- I added dried onion bits and minced fresh garlic which are purely optional. You can omit them if you want or just use one or the other. Season to taste.
- You can bake or dehydrate this bread. If dehydrating, follow all the steps below. If baking, once it’s out of the oven, I let it cool for about an hour before serving.
- 2 level cups sprouted rye flour (preferably raw)
- 3/4 cup water
- 1/4 level cup carob or cacao powder
- 2 – 3 Tbsp caraway seeds
- 1 Tbsp dried minced onion (optional)
- 1 – 2 garlic cloves, minced (optional)
- 1 – 2 tsp sea salt or to taste
- caraway seeds for the top (optional)
- Add all the ingredients except water and the caraway seeds for the top to a mixing bowl.
- Mix well with a fork.
- Add the water in small amounts, mixing as you are adding it until it’s used up.
- Once all the water has been added, knead the dough for a minute or two. If after kneading, it’s too sticky add a bit more flour; if it won’t hold together you need a bit more water. I find that I sometimes have to adjust the amount of water slightly to get just the right consistency but usually not more than a tablespoon either way. When it’s done, you should have a dense clump of dough that sticks together but not to the cutting board and you can tear it apart but not easily.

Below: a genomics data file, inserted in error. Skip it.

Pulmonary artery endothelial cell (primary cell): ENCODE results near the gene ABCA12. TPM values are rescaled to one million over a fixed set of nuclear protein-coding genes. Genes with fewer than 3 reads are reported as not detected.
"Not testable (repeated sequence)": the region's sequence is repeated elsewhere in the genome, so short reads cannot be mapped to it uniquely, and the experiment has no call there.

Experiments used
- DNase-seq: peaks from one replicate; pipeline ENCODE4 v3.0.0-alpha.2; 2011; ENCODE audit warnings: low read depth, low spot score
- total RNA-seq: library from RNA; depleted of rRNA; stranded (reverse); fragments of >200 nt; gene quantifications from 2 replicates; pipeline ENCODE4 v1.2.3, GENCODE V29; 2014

- Shape it into a round or oval loaf no more than 1 1/2 – 2 inches high.
- Brush the top of the bread with a light coat of water and spread some caraway seeds around. I then gently press them into the dough to prevent them from easily falling off. This part is optional.
To dehydrate: Place your bread on a mesh dehydrator sheet and dehydrate at 115 degrees for about 8 hours or until the outside is crisp. When your bread has finished dehydrating, remove and place on a cutting board. If you baked it in the oven you can eliminate the next two steps. Slice the bread in no more than 1/4-inch thick slices. Place the slices back on the same mesh dehydrator sheet and dehydrate at 115 degrees for another two hours or until the slices are dehydrated all the way through. If you want more “toasted” slices, you can dehydrate longer. When ready, remove bread from the dehydrator and set aside or refrigerate until ready to serve.